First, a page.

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Two months ago, my family made the switch from paper napkins to cloth.  If you’ve ever thought about making the switch, here’s everything you need to know.

Switching from paper napkins to cloth

The benefits of using cloth napkins

  • Better for the environment – fewer trees cut down to make paper napkins and less trash filling up our landfills.
  • Better quality – one cloth napkin will suffice for messy meals that usually require 2-3 paper napkins.
  • Save money – cloth napkins are a one-time upfront investment.  No expenses after that.

Deciding which cloth napkins to buy

I purchased 17″ polyester napkins from  They were rated 4.1 out of 5 stars and had over 150 reviews.

Since they’re made out of polyester, they’re very easy to clean.  (More info about how I wash them below.)

They’re durable, nicely made, and look great.  Since they’re made out of polyester, they don’t wrinkle and don’t require ironing.  (Yay!)  I have no problem using them with friends and family who eat at our house.

Three dozen cloth napkins has been plenty for our family of four.  We have never been close to running out.  It’s nice to have a lot though, because I don’t have to stress about washing them every single day.

How to use cloth napkins

Before this switch, we only used cloth napkins on holidays and special occasions.  I always felt a little bit nervous to make a mess on the napkins.

I haven’t felt that way at all using cloth napkins on a regular basis.  Seriously.  I’ve even blotted pizza grease with them.

I know that our cloth napkins are meant for cleaning our hands and messes at the table, so I don’t worry about stains.  However, I have to say that I love that our cloth napkins are dark and don’t have any stains at all yet!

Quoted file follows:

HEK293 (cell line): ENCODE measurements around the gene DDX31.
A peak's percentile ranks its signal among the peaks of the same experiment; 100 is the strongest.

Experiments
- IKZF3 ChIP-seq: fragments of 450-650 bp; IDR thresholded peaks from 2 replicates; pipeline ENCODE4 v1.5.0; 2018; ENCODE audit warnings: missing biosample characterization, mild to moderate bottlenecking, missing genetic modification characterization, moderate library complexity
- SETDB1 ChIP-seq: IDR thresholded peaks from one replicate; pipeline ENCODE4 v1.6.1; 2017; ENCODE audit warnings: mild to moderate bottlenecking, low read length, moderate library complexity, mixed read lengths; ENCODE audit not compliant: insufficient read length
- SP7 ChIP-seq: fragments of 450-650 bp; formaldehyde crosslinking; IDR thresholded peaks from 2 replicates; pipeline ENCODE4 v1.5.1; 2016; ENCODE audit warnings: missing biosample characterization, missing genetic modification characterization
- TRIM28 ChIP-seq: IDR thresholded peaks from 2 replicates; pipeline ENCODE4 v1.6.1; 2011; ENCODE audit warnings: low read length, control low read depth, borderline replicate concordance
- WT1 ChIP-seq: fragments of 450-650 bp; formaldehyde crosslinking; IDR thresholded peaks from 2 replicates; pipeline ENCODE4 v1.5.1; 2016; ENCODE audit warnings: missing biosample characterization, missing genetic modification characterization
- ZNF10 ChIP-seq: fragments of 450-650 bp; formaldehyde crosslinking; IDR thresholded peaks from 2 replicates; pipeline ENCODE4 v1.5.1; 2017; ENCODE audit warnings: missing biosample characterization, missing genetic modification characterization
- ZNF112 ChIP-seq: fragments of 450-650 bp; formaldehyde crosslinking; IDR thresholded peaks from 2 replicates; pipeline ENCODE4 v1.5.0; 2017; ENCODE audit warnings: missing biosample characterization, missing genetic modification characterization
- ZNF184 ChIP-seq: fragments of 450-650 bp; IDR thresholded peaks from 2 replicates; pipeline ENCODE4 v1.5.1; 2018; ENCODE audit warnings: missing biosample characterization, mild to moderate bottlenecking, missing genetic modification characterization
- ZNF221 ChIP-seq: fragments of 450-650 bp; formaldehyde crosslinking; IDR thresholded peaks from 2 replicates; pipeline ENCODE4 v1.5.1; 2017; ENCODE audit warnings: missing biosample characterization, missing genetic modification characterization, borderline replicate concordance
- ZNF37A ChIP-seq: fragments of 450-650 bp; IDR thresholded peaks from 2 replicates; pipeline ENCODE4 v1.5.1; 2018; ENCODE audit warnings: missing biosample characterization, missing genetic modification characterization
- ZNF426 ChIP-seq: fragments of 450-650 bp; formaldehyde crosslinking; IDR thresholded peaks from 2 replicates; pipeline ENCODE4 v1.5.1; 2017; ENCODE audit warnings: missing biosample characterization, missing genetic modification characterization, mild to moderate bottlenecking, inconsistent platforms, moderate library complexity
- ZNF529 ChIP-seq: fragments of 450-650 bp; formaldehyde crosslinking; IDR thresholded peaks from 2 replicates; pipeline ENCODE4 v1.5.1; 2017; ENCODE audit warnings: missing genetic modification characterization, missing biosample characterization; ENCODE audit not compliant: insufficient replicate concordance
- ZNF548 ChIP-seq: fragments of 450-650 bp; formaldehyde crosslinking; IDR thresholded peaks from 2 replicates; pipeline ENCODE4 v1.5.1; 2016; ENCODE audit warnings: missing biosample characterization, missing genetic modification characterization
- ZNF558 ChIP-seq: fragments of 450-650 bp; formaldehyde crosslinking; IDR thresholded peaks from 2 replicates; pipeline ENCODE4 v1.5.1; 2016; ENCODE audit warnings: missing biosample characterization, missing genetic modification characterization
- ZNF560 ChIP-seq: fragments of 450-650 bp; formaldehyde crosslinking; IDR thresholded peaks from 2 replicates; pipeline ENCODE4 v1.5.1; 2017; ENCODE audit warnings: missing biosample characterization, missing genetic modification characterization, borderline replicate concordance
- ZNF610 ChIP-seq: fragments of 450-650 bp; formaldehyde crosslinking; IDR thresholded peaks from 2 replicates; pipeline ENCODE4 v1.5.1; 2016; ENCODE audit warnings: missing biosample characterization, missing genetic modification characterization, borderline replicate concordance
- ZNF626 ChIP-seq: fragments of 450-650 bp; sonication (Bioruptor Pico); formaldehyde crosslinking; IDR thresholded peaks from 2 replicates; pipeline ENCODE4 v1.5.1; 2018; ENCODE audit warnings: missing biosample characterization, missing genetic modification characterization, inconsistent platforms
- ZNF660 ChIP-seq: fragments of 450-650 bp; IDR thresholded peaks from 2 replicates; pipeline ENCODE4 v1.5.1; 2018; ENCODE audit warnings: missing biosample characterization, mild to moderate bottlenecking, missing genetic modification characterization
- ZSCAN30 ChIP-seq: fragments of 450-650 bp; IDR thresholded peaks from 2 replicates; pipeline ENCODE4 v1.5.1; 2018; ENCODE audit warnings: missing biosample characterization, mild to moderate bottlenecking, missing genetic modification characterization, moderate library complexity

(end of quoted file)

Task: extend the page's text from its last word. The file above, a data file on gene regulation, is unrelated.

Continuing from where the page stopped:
My 2 year old and 3 year old adjusted seamlessly.  They didn’t even notice anything was different.

After we use our cloth napkins, we place them in a small trash can in our kitchen.  We have the trash can placed near the top of our basement stairs because our laundry is in the basement.  (Storing the trash can under the kitchen sink would also work great.)

Switching from paper napkins to cloth from @kellymcnelis

Cleaning cloth napkins

If you read my weekly cleaning schedule, you know that I try to do at least one load of laundry a day.  I wash our dirty cloth napkins right along with the rest of our dirty laundry.  The cloth napkins are small and can be split over several loads of laundry throughout the week, so I never feel like I’m doing any extra.

Some people might feel weird about washing their towels or clothes with cloth napkins, but it doesn’t bother me at all.  It’s not like our napkins are covered with wing sauce at every meal.  Most of the time you can barely tell that they’ve been used at all.  (Of course you can wash your napkins separately too.  I just prefer to run my laundry machine when it’s full, and that would require a whole heck of a lot of cloth napkins!)

If we eat something especially greasy or messy, I run the cloth napkins through a cold water rinse cycle in the washing machine first and then add the rest of the laundry and wash like normal.

(If I had linen or cotton napkins, I would probably need to soak them in water or wash ASAP after use to avoid stains.)

I wash our cloth napkins with the same laundry detergent that I use on the rest of our clothes.

Since the napkins are made out of polyester, they’re mostly dry when the come out of the washing machine. I either let them air-dry or throw them into the dryer for 30 minutes.  (I let the other laundry continue to dry beyond the 30 minutes.)

Final thoughts

I wish I would have made the switch sooner!

Using cloth napkins hasn’t totally cut out the need for paper in our kitchen.  I still buy paper towels, but I’m more conscious of using them and try to use them less often.  Maybe making the switch to re-usable paper towels will be my next challenge?

Do you use cloth napkins?  Are you considering the switch?  Please share in a comment below!


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